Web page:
From the tiniest Downy to the largest Pileated the park has a beautiful variety of spectacular Woodpeckers. I found learning the call of each bird helpful as is listening for pecking sounds. Once you have heard their calls you will be scanning the Trees to spot these lovely creatures.
Pileated Woodpecker: About the size of a Crow the largest of the North American Woodpeckers. Wonderful call songs like cackling chickens, one of my favorite sounds in the Forest. They are a glorious site and I hope to one day to capture a photo looking down as it glides past with it’s wings spread. You can search Trees for the pecking marks created by their heavy chiseled beaks. Males have red markings by their beaks and juveniles have amber brown eyes. Spectacular feature is their red crest found on both males and females.
Red-Bellied Woodpecker: One of my first Forest friends, I am often followed by these beauties. Like the Pileated Woodpecker they have a distinctive cackling call. The males have vibrant red heads. Their beaks have a long cone shape. To see why they are called red-bellied see picture below of an unflattering shot from behind :).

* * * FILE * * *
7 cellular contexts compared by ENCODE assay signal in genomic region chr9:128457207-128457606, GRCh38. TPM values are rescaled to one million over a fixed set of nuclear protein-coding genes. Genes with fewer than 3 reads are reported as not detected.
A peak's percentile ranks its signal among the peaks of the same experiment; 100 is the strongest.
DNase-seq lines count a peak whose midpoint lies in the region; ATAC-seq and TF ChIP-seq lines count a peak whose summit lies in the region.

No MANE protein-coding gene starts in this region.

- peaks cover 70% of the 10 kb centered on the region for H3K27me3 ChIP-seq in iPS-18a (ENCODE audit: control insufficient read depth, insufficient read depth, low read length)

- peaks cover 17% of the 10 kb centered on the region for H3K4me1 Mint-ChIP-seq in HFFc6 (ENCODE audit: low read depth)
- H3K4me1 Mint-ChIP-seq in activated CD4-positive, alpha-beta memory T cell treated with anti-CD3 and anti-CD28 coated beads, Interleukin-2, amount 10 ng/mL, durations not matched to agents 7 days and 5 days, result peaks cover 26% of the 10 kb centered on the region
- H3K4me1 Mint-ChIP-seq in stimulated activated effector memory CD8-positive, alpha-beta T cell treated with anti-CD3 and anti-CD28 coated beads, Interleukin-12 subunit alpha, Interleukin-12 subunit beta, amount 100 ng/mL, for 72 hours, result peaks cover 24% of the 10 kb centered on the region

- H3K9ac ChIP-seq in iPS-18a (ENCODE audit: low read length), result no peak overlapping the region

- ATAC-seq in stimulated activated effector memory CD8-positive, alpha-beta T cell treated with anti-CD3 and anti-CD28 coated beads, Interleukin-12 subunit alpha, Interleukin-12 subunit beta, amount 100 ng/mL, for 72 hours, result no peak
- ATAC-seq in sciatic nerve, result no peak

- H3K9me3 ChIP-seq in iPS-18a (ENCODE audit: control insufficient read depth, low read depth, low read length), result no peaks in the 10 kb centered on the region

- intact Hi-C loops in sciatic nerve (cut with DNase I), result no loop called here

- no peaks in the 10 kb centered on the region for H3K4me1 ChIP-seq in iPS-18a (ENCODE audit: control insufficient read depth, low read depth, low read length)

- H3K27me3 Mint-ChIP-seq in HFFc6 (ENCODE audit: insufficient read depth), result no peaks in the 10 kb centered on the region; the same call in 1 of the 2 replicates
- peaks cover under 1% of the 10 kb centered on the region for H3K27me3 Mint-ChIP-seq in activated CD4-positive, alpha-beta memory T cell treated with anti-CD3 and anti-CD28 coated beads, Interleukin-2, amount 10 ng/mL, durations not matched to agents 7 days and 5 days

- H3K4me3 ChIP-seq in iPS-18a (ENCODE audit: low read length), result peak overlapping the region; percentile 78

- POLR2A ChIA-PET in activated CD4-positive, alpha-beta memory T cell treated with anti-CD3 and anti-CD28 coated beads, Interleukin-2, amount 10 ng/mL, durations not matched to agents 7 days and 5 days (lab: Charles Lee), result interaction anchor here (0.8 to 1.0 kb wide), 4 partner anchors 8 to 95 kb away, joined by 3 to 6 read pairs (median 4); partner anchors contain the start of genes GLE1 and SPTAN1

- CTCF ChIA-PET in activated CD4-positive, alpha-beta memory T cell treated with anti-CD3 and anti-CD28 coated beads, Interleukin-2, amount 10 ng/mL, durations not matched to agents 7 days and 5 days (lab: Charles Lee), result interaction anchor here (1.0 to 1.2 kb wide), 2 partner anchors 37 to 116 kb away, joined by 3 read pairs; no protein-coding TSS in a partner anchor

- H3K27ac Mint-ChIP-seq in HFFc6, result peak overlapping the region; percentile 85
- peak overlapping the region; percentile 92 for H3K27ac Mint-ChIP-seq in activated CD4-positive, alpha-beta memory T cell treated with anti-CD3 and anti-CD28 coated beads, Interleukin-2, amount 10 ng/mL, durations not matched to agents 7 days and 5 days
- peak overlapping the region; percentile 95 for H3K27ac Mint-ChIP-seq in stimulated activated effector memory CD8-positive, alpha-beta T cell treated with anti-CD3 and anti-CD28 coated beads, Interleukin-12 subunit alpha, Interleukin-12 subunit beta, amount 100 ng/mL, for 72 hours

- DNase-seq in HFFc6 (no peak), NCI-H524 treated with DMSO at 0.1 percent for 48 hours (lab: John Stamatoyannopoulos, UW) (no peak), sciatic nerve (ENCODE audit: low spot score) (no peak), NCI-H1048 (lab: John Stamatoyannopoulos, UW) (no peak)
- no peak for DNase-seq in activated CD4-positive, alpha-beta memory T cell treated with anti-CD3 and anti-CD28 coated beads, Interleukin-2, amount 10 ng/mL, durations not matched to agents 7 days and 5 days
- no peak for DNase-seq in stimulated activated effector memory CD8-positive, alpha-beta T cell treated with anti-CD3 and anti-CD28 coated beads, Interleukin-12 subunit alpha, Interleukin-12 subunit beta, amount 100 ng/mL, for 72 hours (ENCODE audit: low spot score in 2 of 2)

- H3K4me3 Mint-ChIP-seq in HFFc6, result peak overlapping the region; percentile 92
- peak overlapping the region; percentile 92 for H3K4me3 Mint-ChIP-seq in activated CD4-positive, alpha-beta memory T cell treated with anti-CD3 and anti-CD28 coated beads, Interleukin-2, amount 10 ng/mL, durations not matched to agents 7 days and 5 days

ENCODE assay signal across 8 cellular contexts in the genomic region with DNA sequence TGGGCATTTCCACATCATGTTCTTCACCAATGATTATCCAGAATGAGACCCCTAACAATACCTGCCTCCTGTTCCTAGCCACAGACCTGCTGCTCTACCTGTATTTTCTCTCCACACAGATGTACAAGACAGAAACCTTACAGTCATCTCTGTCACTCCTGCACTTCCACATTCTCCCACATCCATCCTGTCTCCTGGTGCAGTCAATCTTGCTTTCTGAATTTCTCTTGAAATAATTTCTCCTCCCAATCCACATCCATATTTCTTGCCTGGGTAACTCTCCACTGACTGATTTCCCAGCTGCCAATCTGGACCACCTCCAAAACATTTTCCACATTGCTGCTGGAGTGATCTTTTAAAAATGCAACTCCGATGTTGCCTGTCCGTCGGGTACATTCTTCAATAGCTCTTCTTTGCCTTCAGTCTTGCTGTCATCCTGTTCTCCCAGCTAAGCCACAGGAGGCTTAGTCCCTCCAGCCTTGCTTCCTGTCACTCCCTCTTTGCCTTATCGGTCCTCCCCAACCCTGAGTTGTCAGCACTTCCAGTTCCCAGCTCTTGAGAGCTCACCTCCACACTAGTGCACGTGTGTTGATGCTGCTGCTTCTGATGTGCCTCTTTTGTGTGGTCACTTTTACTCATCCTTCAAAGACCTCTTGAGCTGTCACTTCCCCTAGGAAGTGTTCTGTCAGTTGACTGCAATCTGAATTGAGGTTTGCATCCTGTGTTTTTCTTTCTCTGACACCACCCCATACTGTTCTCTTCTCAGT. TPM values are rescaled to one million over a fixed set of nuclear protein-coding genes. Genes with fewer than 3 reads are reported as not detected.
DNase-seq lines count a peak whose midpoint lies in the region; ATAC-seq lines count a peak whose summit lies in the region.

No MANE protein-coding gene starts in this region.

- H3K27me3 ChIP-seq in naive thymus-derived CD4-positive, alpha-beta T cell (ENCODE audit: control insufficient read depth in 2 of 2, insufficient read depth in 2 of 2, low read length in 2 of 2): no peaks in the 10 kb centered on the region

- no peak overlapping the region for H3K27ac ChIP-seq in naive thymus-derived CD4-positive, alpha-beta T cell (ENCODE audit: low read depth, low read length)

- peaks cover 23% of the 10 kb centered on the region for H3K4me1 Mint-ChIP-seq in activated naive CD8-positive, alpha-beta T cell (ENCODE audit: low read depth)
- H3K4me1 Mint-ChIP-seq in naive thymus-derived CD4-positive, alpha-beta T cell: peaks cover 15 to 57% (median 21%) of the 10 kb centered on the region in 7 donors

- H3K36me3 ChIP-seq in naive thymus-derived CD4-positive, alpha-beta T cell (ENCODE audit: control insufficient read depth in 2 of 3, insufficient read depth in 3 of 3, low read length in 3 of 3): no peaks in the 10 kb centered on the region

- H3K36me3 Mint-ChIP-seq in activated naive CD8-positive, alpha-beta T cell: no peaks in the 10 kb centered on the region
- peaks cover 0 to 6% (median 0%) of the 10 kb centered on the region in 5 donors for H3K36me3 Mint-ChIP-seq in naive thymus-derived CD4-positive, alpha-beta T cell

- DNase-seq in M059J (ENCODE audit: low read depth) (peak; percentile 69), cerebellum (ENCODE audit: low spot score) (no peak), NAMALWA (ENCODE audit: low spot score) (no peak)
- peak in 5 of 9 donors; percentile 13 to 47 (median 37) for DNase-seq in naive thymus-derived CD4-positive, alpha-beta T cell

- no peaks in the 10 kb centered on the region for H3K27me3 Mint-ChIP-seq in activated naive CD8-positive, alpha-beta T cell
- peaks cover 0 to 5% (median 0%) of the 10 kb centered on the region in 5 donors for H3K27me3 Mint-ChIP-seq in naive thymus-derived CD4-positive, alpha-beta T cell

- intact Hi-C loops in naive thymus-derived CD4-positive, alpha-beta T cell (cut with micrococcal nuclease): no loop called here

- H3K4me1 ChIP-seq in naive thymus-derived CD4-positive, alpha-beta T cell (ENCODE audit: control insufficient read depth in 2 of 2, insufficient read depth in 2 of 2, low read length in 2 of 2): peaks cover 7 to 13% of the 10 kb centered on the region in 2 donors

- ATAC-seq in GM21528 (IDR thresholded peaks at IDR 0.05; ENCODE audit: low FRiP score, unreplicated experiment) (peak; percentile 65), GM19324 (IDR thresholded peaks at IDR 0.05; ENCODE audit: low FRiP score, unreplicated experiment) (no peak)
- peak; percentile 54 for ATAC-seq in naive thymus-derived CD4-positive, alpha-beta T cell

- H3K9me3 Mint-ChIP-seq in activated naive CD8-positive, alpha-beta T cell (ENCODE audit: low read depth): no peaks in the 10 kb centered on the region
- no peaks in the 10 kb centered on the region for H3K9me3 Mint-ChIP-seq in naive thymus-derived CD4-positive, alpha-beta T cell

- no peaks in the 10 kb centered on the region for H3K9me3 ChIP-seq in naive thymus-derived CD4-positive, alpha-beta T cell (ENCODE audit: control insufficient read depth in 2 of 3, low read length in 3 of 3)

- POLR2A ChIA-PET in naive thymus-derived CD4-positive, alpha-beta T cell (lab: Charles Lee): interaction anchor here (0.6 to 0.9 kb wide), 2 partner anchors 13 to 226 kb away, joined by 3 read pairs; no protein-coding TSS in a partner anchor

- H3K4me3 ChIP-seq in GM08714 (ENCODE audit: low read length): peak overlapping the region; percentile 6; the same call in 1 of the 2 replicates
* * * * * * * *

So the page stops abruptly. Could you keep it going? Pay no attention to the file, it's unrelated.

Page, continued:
Yellow-Bellied Sapsucker: Each time I see one of these beauties I have hope for the park. The Yellow-Bellied Sapsucker is a Keystone species its presence is important to the environmental balance of the Forest. The Male has distinct red coloring on its head and throat, females have white throats. Juveniles have a murky appearance as brown transitions to black and red forms on the head.
Hairy Woodpecker: Slightly larger than it’s look-a-like of the Downy Woodpecker, easily distinguished by heavier chisel shaped beak.
Downy Woodpecker: Small black and white Woodpecker, acrobatic often found flocking with Chickadees and Nuthatches. Acrobatic movement rapidly hopping up, down and around Trees. They make a lively pipping joyful sound.